PETALING JAYA: One-day dental courses allowing so-called students to dabble with people’s teeth are obviously unacceptable but blurred legal lines and the strenuous burden of proof required to prosecute these cases are letting unscrupulous beauticians get away with it.
The number of fake dentists is increasing because of these illegal courses, posing a serious health threat to the public. But trainers often ensure that their “students” tell enforcement officers that they learnt their dentistry on YouTube, leaving the officers helpless.
The Health Ministry’s Oral Health principal director Dr Noormi Othman told The Star that nobody is actually governing or monitoring players in the beauty industry to ensure that they do not go beyond permissible limits.
Courses conducted for dental practitioners are evaluated by the Malaysians Dental Council (MDC), with continuous professional development points (CPD) being awarded to dentists attending such courses. CPD is needed for dentists to renew their annual practising certificates.
On the other hand, the Malaysian Qualifications Agency (MQA), which accredits academic programmes, is the agency responsible for the quality assurance and accreditation of national higher education programmes in the public and private sectors, she said.
“The MQA and MDC do not regulate training organised by other providers, hence creating a loophole in the approval and monitoring of these training (as provided by the beauty centres).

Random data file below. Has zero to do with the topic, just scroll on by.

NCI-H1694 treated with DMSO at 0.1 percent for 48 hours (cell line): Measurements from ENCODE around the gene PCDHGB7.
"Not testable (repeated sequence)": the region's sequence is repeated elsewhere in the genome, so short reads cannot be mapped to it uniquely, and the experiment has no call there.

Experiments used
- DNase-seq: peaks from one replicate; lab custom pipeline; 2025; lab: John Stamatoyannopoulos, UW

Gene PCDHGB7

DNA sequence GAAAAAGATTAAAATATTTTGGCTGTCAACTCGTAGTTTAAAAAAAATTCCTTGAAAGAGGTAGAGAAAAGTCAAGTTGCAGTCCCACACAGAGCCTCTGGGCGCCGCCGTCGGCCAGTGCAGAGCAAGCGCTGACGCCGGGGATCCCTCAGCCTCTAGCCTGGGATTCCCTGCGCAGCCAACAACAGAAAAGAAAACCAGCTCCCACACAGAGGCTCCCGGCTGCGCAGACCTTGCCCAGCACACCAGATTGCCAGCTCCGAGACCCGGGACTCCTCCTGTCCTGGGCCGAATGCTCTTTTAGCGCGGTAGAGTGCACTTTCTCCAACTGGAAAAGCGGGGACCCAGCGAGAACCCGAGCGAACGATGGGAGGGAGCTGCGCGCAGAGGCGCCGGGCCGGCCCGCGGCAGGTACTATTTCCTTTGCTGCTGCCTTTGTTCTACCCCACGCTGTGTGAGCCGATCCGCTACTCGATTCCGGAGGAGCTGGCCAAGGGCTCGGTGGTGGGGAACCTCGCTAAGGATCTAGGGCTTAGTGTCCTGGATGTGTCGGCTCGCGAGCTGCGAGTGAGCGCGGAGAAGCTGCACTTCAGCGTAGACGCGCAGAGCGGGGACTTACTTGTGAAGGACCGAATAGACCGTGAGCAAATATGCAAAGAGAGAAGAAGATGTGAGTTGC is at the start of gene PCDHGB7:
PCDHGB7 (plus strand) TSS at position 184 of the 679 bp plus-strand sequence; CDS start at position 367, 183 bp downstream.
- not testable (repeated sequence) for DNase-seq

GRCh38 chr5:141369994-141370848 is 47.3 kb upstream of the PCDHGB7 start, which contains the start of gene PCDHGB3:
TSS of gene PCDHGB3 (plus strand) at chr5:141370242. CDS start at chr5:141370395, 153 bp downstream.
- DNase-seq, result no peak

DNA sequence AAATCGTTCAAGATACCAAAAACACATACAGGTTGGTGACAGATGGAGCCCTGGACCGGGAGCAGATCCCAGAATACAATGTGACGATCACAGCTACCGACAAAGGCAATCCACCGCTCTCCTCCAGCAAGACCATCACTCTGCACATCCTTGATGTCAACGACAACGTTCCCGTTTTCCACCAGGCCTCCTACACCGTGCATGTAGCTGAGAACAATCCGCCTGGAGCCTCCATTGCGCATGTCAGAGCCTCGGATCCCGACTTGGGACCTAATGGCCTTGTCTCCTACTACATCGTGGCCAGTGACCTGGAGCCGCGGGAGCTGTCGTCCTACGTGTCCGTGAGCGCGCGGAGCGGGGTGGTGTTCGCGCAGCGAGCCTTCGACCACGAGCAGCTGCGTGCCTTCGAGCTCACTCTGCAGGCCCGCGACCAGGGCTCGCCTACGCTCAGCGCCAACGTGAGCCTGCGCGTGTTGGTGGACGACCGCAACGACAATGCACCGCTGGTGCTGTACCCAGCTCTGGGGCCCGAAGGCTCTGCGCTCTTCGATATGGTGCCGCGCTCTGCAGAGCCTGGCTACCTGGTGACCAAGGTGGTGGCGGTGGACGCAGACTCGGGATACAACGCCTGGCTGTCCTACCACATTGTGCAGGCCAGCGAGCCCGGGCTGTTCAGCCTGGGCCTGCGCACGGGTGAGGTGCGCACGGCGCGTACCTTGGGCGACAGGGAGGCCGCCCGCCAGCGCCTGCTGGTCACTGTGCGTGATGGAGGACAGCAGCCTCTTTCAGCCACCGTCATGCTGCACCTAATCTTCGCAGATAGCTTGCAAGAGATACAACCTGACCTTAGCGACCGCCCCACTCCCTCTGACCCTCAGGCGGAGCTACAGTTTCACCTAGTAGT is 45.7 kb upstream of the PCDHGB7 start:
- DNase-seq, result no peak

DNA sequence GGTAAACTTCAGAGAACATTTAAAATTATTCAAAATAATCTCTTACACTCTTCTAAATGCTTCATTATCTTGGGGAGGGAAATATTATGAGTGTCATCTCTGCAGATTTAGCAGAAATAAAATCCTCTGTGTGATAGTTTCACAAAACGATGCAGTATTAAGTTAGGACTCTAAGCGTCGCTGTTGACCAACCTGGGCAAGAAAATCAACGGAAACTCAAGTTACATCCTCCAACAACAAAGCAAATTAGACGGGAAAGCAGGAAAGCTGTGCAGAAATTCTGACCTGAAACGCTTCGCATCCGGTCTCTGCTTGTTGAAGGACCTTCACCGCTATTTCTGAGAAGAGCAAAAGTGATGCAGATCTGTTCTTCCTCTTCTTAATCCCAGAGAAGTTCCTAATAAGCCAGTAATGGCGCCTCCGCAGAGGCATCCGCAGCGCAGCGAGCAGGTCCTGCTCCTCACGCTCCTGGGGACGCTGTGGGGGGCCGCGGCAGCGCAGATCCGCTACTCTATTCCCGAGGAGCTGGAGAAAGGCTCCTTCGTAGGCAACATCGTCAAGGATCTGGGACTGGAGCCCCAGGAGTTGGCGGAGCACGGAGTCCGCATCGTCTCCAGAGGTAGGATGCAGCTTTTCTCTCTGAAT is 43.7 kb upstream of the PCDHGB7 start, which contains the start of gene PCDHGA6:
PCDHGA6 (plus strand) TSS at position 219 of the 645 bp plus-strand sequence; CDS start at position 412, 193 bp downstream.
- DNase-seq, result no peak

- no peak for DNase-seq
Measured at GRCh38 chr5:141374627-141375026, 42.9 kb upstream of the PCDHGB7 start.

“This issue (beauty centres providing dentistry courses) is rampant because no one is governing the beauty industry,” she said, urging the public to refrain from participating in such courses and getting dental treatment in salons.
Dr Noormi said the enforcement against illegal dental practices is being conducted under two pieces of legislations. The Private Healthcare Facilities and Services Act states that under Section 4 (1), no one shall establish, maintain, operate or provide a dental clinic, unless this is registered with the Health Ministry.
“On the other hand, the Dental Act 2018 states that in order to prove that a person is practising dentistry, he must perform any of the procedures mentioned in Section 62 (2) of the said Act.
“A person who is not registered under the Act shall not practise dentistry and if he conducts such procedures, then he commits an offence under the Act,” she said, adding that the deputy public prosecutor will have to ensure that all the elements of the offence are proven.
Dr Noormi said locals arrested for the offence insisted that they had learnt the techniques on YouTube while many foreigners, including Indonesians, China nationals, Thais, Myanmar nationals and even those from Saudi Arabia, claimed to have picked up the trade from the various organisations in their home countries.
“Anyone wanting to provide dental services must be qualified and registered with the MDC, including foreigners who need to get the Temporary practising certificate,” she said.